An overwhelming attack on a customer of a US service provider a few days ago has set a new record for the sheer volume of data used in the attack. We’ve seen records set last year, but this new one is enormous. At it’s peak, it is reported to have hit 1.7Tbps. For those of you unfamiliar with internet speed measurements, this would be equivalent of 18,000 eirFibre broadband customers using their full internet 100Mbps speed to download data at the exact same time. All of that data would be pointed at a single service.
What is the source of this overwhelming attack?
A vulnerability was discovered recently with certain servers that are exposed to the internet. If a certain type of packet was sent to the server with a small amount of data, the server would reply to the packet with a much greater quantity of data – in some cases up to 50,000 times more data.
Now most of you are thinking, well that would mean the server would reply to the sender with a big hunk of data and so overwhelm the bad guy.
The thing about the type of packet in question (officially known as User Datagram Protocol or UDP) is that the sender can change the source address of the packet to “spoof” where the packet came from. The vulnerable server will blindly believe that the reply should go to the victim and add lots of additional data. This is all because there is no verification of the source address when UDP packets are used.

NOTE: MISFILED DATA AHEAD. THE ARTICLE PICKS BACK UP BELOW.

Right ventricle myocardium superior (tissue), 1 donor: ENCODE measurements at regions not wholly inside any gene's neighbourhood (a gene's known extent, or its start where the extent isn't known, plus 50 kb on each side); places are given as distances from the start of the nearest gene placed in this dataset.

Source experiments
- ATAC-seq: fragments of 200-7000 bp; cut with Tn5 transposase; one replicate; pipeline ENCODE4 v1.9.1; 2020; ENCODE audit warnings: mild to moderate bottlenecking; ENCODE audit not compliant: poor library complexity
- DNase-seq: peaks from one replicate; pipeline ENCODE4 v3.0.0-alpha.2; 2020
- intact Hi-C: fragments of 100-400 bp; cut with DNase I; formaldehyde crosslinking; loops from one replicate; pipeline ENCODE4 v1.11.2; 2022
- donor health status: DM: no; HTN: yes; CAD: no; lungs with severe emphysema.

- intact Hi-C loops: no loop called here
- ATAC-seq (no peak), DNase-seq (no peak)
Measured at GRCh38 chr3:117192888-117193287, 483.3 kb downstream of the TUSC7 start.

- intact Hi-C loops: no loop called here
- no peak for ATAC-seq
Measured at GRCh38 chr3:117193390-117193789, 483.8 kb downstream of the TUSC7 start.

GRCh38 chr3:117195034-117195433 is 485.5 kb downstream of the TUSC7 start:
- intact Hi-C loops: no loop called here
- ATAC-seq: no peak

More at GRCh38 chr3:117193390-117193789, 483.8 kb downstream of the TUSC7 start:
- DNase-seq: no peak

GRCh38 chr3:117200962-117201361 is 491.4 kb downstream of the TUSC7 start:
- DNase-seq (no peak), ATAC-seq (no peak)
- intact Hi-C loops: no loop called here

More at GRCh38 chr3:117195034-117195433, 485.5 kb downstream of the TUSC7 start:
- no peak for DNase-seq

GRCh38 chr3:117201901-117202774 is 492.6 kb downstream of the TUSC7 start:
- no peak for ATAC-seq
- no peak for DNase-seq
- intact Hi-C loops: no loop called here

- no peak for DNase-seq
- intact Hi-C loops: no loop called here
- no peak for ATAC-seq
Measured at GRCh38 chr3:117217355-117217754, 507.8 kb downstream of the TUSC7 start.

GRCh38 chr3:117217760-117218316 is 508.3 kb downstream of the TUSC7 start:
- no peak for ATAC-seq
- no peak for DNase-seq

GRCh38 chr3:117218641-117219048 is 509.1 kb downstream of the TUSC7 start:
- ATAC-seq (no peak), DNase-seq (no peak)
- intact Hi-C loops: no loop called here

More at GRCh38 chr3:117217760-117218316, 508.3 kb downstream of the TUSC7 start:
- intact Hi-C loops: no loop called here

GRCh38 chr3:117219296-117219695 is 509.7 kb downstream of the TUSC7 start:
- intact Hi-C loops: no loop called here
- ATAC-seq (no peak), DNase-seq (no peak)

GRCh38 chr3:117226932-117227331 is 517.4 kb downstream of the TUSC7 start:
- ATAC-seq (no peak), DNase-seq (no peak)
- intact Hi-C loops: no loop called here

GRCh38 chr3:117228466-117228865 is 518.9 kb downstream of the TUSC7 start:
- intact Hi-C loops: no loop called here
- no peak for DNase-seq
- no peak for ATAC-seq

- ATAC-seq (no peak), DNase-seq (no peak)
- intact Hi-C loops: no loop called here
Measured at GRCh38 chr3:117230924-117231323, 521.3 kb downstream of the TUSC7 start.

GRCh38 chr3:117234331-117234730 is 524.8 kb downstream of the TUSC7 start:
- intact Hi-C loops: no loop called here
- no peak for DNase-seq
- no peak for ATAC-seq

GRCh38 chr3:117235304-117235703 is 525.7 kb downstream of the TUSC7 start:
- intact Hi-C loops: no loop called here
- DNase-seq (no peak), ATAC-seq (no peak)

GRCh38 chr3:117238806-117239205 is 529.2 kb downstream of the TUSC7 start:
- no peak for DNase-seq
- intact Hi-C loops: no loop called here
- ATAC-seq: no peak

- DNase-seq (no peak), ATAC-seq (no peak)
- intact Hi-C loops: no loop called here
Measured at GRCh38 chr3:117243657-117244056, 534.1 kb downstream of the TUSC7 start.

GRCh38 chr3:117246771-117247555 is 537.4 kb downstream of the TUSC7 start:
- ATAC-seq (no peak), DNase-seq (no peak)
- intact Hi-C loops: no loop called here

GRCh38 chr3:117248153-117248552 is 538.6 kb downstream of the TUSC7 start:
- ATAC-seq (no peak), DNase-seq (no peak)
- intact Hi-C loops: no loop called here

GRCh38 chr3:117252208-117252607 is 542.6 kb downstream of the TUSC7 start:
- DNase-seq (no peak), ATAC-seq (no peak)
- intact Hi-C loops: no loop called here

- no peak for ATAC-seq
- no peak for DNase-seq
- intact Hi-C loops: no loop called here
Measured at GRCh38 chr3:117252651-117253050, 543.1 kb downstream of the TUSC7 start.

So all the evil doer needs to do, is locate a large number of vulnerable servers, send them each a packet of data with the same spoofed source address and the servers will send a greater amount of data back to the victim address and cause an overwhelming attack on any services they have exposed to the internet. The following is a simple diagram of how this works – in this case a 1 Megabyte request gets amplified to 15 Megabytes:
So what can I do if I get hit?
If you fall victim to one of these attacks, the evil doers may contact you and demand a ransom payment to stop the attack.
Your first place to call is your Internet Service Provider (ISP). They may have a facility to mitigate such attacks or they can engage a third party company to do so. These services may not be cheap however – so you’ve got to balance this cost against any ransom that may be demanded.
Bear in mind, that if you do pay the ransom once, the chances are you’ll do so again (at least one more time).
My advice is don’t pay the ransom.
Engage the good guys to mitigate the attack.
Finally report the crime to An Garda Síochána.
A crime was committed.
No, they probably won’t be able to do anything about it.
But the more reports that the Gardai record on cyber crime, these will begin to factor in their statistics, which will mean once the scale of cyber crime is seen, they will begin to receive an adequate budget to deal with this type of crime, which they badly need.